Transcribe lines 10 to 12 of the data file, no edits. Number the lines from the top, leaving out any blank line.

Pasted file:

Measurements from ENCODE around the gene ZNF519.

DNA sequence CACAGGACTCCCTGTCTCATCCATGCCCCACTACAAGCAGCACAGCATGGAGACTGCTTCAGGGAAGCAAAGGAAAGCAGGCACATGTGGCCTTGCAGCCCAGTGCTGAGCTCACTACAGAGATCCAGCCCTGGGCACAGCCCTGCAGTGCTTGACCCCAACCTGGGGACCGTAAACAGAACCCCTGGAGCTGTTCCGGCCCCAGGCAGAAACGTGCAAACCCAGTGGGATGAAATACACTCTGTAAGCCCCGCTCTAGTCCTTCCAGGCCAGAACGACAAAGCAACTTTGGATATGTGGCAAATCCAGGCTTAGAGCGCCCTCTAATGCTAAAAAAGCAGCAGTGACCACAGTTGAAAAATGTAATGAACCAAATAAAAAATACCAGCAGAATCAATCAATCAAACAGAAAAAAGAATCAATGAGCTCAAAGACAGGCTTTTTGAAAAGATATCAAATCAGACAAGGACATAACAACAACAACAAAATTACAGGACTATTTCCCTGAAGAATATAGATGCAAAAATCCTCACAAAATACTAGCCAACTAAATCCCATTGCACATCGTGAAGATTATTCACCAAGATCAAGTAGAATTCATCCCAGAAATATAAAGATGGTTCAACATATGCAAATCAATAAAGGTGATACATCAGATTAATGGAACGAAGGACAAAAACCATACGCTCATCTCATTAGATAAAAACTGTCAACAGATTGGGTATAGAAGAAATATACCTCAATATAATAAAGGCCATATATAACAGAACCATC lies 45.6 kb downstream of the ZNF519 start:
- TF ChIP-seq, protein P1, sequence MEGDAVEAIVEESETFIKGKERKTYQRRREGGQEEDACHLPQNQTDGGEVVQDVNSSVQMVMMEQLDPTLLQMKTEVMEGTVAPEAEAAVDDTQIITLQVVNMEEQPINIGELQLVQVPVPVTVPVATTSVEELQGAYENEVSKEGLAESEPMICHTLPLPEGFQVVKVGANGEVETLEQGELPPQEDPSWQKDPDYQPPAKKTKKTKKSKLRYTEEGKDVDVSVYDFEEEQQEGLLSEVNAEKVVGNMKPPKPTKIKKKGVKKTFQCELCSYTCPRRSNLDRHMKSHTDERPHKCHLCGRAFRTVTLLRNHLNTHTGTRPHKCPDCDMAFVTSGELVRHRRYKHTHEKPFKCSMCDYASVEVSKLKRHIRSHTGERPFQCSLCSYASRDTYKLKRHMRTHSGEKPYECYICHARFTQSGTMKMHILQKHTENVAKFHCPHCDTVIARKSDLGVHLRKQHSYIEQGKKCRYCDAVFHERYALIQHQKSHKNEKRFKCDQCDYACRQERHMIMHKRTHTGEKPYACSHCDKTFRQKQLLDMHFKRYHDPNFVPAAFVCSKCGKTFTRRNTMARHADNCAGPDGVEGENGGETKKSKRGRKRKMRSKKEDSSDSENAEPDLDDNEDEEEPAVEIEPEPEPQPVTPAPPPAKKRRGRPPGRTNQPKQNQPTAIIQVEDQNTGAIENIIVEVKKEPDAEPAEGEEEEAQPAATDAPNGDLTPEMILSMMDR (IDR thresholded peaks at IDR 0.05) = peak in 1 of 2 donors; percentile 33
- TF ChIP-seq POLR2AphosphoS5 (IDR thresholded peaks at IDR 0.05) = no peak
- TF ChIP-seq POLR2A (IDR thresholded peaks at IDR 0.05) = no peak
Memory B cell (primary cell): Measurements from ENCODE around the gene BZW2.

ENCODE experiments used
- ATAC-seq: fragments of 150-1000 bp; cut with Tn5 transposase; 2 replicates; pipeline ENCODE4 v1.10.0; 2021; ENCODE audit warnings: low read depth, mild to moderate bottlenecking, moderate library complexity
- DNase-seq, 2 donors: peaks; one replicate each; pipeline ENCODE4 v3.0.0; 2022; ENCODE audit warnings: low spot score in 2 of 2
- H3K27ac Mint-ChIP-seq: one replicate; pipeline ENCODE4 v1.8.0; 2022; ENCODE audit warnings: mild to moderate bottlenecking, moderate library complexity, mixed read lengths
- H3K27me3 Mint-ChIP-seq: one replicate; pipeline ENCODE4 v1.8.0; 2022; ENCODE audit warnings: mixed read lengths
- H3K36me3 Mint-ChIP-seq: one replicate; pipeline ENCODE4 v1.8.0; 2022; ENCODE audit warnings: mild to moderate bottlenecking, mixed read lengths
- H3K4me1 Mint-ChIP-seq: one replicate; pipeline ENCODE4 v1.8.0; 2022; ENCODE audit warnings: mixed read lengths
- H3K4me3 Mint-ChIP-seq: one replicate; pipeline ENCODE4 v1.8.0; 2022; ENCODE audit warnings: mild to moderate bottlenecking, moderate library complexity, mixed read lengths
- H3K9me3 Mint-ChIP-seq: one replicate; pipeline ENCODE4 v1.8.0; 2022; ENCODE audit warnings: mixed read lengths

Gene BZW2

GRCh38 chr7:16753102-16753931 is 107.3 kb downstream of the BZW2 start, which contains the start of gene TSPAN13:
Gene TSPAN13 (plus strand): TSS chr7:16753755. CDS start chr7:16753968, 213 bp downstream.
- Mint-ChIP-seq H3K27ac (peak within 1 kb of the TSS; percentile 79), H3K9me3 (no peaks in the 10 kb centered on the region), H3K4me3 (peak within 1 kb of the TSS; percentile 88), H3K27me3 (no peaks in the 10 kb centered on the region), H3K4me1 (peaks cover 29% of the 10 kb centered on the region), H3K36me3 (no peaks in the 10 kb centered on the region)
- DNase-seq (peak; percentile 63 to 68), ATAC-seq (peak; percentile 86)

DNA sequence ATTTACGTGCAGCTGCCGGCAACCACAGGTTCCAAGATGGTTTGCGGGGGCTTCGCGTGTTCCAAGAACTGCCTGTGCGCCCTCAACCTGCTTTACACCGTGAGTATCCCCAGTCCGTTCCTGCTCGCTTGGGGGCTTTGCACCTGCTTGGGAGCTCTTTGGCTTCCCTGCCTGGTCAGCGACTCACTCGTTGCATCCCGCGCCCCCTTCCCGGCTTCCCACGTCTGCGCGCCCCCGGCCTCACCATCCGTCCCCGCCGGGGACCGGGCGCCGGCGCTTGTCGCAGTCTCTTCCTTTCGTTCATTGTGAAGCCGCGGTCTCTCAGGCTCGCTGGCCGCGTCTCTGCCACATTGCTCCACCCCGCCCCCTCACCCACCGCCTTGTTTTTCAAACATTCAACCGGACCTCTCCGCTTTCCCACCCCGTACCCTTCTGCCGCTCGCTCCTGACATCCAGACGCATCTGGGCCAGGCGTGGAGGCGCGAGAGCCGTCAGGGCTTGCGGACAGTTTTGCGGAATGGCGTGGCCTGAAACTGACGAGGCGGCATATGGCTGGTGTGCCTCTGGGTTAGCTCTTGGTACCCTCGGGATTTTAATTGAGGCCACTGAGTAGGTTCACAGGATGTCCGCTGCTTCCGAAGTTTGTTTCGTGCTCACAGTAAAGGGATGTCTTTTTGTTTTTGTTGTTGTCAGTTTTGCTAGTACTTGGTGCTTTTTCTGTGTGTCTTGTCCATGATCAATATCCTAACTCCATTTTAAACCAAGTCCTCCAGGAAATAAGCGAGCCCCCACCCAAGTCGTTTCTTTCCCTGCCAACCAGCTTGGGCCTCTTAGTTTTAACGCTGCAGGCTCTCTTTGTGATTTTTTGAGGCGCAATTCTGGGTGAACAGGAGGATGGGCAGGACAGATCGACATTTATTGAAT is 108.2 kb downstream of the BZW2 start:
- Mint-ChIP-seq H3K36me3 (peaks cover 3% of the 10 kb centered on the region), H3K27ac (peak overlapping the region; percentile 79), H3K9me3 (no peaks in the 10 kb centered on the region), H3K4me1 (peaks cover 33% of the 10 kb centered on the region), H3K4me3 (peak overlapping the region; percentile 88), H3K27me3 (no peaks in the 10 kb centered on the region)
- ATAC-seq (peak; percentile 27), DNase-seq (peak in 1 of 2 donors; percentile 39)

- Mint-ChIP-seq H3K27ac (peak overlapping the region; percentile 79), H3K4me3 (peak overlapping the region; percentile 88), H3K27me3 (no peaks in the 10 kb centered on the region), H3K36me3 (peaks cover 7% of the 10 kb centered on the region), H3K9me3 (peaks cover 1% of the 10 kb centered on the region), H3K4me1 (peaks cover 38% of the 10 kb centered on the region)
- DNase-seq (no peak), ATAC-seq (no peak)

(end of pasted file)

- H3K27ac Mint-ChIP-seq: one replicate; pipeline ENCODE4 v1.8.0; 2022; ENCODE audit warnings: mild to moderate bottlenecking, moderate library complexity, mixed read lengths
- H3K27me3 Mint-ChIP-seq: one replicate; pipeline ENCODE4 v1.8.0; 2022; ENCODE audit warnings: mixed read lengths
- H3K36me3 Mint-ChIP-seq: one replicate; pipeline ENCODE4 v1.8.0; 2022; ENCODE audit warnings: mild to moderate bottlenecking, mixed read lengths